When the Russians shop for real estate, they tend not to dither, brokers said, and they seem to spend their fortunes as quickly as they made them.

02 April 2012

Very Puzzling ...

This image comes by way of an advertisement in the Moscow Metro.  It makes me wonder ...

Why is Santa Claus, who lives in the North Pole, wearing a Mexican sombrero?  I mean, since when does the old man go to Cancun for spring break?  How does Dr. Hans Zarkov  from Flash Gordon fit into this epic story?  If Santa Claus in in Cancun, why isn't Zarkov in a Speedo or something provocatively disgusting befitting of the antagonist?  Who is the girl anyway, and why isn't she wearing a bikini?

This seems to have all the trappings of a classic B movie, which means that it must include a gratuitous sex scene.  The B movie girl always falls for the good guy at the end of the story, in this case Santa.  They will be making love on the Caribbean beach in the sun set ... but does the old man still have it in him?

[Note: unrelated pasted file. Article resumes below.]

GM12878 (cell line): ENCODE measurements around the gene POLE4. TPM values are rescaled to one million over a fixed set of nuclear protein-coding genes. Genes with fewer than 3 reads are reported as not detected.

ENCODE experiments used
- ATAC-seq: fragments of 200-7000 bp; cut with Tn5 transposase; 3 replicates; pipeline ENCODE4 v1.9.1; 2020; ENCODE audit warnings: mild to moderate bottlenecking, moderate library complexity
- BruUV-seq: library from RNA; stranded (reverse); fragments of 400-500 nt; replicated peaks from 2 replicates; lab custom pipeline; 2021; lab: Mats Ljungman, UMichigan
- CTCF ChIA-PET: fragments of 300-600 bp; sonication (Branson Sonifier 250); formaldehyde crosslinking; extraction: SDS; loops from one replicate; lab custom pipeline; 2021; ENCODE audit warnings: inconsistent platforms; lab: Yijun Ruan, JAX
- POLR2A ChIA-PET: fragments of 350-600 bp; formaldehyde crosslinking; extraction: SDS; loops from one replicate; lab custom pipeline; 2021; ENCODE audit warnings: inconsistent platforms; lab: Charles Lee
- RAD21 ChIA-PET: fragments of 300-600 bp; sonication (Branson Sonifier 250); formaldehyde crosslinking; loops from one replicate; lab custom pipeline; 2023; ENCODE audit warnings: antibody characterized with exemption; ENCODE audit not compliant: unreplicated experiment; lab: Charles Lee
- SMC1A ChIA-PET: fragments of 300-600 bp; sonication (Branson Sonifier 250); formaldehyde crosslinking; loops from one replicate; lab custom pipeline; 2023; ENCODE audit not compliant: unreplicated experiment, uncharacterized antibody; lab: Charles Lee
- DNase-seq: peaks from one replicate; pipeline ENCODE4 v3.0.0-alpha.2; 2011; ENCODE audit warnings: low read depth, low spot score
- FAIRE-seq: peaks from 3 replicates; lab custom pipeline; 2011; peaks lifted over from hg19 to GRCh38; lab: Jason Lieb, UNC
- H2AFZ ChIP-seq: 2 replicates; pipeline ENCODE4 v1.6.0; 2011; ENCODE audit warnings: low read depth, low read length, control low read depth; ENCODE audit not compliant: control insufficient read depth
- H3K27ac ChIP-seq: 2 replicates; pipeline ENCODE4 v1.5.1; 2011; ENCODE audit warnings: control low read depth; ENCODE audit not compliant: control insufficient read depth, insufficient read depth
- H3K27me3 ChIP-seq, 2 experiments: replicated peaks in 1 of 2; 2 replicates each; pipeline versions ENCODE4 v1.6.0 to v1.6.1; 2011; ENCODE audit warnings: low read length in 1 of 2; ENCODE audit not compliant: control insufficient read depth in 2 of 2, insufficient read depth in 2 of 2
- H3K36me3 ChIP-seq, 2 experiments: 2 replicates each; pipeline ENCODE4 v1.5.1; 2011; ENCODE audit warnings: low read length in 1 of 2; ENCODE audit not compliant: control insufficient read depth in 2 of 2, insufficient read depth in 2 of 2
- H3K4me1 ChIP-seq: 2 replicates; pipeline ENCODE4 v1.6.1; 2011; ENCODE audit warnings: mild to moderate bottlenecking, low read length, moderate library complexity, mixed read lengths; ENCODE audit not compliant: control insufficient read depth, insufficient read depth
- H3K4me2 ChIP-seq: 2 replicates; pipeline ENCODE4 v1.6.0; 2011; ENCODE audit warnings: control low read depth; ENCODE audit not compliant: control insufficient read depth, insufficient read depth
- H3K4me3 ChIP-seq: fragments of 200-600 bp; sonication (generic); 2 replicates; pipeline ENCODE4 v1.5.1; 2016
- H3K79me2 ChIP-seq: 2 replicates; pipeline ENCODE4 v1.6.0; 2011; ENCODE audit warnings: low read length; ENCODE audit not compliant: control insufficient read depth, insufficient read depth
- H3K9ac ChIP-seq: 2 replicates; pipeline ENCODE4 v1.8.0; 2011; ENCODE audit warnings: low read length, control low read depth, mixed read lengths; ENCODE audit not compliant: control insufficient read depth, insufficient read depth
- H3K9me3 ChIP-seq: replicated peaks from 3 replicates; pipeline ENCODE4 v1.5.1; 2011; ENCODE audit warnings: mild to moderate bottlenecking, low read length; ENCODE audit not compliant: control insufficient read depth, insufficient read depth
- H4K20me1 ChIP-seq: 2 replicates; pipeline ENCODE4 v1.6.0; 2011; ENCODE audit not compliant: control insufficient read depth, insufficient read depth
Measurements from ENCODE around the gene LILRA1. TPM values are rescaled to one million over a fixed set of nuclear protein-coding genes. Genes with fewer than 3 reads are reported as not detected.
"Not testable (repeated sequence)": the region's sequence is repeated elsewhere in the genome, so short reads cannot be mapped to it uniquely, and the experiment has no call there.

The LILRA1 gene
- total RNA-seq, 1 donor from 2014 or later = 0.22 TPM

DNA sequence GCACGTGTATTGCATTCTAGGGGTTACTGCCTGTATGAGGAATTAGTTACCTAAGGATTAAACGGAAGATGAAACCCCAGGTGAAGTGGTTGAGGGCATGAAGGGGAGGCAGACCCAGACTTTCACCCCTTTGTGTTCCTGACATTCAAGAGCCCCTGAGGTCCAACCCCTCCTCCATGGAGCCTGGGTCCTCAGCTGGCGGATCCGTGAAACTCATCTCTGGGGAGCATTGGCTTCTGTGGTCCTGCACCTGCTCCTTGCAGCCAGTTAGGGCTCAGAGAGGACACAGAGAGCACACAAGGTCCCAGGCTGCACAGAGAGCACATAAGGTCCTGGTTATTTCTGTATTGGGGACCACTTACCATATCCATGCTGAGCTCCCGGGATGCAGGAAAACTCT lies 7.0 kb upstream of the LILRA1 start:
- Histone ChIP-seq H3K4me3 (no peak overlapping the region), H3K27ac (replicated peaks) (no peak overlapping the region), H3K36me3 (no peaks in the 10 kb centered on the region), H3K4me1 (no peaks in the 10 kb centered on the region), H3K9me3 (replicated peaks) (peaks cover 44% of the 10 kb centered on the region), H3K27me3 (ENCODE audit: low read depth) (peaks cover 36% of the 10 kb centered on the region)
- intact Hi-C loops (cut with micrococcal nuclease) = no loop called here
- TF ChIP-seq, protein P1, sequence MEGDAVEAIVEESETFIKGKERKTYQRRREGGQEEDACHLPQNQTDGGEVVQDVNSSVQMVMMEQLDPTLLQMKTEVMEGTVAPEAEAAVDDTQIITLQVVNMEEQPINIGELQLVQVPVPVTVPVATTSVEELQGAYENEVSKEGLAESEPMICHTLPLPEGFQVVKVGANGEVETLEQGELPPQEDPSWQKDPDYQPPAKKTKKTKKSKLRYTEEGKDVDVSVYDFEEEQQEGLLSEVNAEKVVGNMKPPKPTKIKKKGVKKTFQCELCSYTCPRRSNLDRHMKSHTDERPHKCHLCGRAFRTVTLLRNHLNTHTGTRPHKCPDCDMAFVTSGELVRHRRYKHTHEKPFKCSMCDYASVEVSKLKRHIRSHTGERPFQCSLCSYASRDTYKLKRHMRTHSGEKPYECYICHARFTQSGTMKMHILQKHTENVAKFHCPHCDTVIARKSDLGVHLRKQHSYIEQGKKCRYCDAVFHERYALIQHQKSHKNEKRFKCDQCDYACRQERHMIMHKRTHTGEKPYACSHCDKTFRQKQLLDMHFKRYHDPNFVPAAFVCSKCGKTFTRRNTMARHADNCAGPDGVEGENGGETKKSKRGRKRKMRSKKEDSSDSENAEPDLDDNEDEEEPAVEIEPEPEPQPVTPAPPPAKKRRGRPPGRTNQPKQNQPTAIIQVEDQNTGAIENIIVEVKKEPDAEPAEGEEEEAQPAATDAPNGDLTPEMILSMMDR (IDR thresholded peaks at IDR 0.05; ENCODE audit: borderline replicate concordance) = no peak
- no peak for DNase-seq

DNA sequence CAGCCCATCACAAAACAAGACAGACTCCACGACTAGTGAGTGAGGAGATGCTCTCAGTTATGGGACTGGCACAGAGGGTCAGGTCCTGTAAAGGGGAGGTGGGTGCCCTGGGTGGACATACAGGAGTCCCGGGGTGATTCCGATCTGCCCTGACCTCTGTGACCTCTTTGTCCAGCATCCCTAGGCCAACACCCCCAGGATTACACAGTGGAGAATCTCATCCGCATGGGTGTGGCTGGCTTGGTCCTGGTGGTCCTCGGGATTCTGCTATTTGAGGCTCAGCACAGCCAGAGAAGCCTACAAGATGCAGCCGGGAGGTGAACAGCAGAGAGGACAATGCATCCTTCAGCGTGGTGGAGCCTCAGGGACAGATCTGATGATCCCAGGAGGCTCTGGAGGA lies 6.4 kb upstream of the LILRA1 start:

The American-perspective B movie analysis aside, this musical is based on a Pushkin fairly tale about Lukomorye, "a country of fairy-tale magic, light and good, and a great, fabulous oak - a tree of life, with nourishing power of love and kindness for the living world and all humanity."  According to the legend, a once-in-a-millennium event breaths new, magical life into Lukomorye but, as with all good, evil forces attempt to stop it.  It is a classic good-versus-evil story set in a mystical, magical literary setting (versus a crass, sex-laden, action-packed Hollywood production intended to generate ROI by titillating a subsection of the masses).

Here is a dictionary translating Pushkin's magical characters into American B movie types:
  • Oldman Borovichok - Santa Clause in a sombrero; he is a has-been that finds himself in an unusual situation and must make a comeback to save the day and prove that his manliness is still relevant.
  • Koschey the Immortal (better translated as "Koschey the Lifeless") - Dr. Hans Zarkov; he is the handsome bad apple, and the character the audience must love to hate.
  • Vasilisa the Wise - Semi-central, hot female character that injects the love angle into the story and over whom good and evil must fight.  She will show some skin at the end of the game (hint: a wave will blindside the innocent damsel by dampening her T-shirt as she is frolicking on the beach in the closing scene).

I hope this helps bridge the cultural gap.